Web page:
St. Louis Circuit Court Judge Robert H. Dierker has rejected claims that Marsh & McLennan Cos. Inc. (MMC) and several related defendants breached fiduciary duty to a client under state law by allegedly receiving contingent commissions and earning interest on premium payments sent to MMC before it sent them on to the insurer.
Emerson Electric Company brought the action against MMC, Marsh USA Inc., Marsh Inc. and a Marsh employee that alleged breach of fiduciary duty for receiving and failing disclose contingent commissions. Emerson also held that Marsh engaged in civil conspiracy.
According to the Missouri judge's decision granting summary judgment for Marsh, Emerson said that Marsh had received a “substantial, undisclosed commission or ‘kickback’ from third-party insurers.” Emerson argued that it sent its payments to Marsh rather than the insurers, and that Marsh invested the premiums to earn interest before sending them on to the insurers.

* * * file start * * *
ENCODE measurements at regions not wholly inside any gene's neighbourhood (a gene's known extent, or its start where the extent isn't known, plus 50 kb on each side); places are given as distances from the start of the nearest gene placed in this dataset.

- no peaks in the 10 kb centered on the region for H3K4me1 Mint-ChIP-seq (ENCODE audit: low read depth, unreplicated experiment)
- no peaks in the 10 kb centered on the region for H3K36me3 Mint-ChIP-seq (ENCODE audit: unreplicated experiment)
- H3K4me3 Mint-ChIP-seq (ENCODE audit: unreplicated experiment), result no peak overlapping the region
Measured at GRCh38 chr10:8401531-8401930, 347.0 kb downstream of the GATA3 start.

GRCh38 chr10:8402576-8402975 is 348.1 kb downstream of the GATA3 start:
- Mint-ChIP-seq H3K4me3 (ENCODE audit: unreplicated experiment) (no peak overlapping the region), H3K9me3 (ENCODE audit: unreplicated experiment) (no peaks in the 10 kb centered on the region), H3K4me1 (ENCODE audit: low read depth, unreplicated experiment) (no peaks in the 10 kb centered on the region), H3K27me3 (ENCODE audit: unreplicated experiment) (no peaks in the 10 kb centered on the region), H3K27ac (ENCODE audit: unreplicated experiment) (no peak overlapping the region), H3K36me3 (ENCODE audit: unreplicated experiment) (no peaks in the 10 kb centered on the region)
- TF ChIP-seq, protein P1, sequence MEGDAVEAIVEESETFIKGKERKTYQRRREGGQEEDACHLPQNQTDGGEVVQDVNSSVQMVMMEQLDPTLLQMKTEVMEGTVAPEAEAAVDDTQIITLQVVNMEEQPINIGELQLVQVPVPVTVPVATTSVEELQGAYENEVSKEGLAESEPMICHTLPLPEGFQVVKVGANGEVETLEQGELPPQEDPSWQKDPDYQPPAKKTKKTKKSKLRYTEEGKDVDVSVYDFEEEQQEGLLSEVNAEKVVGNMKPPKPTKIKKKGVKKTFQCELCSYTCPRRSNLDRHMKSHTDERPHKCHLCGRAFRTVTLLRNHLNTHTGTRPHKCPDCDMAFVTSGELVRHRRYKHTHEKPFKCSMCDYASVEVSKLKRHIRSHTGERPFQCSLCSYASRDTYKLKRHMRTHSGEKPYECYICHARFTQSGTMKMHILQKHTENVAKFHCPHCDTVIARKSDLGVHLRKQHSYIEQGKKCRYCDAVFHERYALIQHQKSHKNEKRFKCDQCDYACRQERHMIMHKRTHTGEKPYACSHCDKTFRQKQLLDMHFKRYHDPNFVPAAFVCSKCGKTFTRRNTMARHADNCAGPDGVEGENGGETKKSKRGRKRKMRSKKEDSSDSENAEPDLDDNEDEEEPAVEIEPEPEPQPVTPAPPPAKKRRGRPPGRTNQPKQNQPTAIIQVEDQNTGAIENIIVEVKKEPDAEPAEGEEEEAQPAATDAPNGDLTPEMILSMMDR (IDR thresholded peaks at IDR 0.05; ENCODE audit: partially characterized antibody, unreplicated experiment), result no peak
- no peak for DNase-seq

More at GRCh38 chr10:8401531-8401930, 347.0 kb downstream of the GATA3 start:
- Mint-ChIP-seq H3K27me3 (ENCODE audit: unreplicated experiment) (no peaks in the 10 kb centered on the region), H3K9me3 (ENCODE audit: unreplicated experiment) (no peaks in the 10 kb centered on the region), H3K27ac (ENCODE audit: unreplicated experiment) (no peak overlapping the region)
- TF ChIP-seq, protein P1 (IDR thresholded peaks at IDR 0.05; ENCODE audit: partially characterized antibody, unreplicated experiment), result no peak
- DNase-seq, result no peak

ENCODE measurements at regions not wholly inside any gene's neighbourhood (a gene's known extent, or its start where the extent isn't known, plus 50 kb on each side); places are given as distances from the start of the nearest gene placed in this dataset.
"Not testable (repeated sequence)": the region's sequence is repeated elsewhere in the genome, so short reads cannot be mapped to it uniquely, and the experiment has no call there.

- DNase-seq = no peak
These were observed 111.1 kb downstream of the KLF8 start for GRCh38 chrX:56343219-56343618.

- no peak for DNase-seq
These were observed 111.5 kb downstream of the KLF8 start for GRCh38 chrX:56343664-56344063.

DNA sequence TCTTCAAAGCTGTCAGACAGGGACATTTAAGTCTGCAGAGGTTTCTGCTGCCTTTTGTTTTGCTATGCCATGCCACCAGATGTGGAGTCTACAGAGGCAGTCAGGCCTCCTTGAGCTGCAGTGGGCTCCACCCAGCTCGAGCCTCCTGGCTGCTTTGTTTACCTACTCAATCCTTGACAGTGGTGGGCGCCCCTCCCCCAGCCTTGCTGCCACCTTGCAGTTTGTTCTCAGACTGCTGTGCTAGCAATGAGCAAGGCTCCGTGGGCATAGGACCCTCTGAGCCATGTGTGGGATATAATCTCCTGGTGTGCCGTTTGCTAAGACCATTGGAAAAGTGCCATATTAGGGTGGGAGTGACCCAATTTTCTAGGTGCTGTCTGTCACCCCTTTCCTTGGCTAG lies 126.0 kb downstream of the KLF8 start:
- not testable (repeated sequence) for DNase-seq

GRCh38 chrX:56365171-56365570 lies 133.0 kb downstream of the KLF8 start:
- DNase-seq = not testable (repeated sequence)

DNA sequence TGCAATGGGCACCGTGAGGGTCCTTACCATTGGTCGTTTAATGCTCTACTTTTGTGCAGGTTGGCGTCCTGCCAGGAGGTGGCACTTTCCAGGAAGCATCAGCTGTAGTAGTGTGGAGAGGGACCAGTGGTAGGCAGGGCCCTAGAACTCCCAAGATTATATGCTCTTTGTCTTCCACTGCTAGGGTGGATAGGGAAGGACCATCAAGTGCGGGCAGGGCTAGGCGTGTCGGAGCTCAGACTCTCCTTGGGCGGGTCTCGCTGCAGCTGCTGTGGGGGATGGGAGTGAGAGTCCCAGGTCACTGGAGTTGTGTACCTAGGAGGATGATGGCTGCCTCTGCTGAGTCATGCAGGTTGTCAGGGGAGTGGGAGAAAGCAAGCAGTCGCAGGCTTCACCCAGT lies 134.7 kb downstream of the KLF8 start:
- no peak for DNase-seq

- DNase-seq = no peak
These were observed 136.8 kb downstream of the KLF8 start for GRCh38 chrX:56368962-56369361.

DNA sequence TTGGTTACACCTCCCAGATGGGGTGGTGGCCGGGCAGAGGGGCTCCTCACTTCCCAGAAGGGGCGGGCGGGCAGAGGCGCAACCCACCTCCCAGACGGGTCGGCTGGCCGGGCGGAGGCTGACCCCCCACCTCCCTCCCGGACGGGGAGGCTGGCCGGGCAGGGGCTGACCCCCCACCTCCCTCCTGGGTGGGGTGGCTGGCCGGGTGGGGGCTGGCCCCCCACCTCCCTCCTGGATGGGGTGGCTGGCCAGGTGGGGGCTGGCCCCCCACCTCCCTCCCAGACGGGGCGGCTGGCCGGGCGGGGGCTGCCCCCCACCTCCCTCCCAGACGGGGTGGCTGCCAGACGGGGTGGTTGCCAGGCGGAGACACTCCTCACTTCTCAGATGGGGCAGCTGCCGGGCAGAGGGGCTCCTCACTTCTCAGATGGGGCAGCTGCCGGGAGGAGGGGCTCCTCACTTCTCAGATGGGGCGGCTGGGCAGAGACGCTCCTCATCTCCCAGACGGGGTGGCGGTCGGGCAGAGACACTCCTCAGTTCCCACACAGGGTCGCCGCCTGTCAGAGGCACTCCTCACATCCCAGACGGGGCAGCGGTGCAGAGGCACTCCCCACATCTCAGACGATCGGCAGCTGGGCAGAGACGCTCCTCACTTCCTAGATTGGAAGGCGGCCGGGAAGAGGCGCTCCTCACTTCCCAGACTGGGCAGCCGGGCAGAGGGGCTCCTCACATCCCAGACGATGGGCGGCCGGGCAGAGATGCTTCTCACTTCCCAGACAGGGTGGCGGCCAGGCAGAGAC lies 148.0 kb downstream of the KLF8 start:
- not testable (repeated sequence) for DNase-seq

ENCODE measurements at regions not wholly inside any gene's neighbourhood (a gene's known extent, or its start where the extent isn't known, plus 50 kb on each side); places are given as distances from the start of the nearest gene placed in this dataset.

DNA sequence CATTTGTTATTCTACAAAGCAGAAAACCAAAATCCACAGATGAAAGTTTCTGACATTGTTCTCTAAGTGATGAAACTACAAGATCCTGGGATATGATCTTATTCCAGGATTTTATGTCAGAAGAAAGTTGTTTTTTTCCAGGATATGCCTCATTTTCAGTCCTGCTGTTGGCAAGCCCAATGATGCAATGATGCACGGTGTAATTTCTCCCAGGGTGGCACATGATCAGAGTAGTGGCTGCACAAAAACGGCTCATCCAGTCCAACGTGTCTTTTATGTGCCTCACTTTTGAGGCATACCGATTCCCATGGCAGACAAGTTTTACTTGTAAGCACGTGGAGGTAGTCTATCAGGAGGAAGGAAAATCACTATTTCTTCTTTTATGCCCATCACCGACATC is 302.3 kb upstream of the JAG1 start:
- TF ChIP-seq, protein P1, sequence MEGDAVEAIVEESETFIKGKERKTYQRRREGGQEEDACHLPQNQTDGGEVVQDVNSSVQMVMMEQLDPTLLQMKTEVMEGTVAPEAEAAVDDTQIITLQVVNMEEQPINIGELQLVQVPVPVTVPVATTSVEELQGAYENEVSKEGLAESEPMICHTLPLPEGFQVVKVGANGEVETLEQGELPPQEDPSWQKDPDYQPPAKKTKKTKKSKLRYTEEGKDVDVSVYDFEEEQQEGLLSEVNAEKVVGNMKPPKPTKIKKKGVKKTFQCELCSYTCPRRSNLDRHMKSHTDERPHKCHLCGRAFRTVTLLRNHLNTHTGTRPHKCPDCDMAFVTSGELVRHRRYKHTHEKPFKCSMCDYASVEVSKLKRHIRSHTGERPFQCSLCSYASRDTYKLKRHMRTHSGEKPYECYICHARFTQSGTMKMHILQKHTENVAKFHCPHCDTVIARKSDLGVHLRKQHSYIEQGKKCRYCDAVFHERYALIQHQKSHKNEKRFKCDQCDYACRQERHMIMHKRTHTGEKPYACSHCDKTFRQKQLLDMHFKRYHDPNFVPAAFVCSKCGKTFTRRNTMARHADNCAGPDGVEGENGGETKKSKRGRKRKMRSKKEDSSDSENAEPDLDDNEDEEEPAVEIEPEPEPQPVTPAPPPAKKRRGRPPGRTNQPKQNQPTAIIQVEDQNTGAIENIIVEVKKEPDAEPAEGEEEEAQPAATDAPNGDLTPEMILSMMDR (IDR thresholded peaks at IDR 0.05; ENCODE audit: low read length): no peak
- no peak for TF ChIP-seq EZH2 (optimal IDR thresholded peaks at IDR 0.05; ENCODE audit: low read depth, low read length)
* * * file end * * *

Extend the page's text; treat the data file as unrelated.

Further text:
Emerson said Marsh retained the interest earned as “fiduciary interest income” without disclosing the income to Emerson.
Emerson sought both economic and punitive damages.
“No Missouri case” known to the court “has expanded the fiduciary duty owed by an insurance broker beyond the duty to procure or maintain a level of insurance sufficient to its client,” Judge Dierker wrote in his decision. “It is not the place of the court to impress a fiduciary duty upon an insurance broker, above and beyond that which currently exists.”
Judge Dierker wrote that there was “no allegation” that Marsh had failed to procure insurance on Emerson’s behalf. “As such, this court believes that there is no fiduciary duty owed by the defendants to (the) plaintiff which would be violated by the receipt of kickbacks or interest earned on the premiums.”
The judge also dismissed the civil conspiracy count.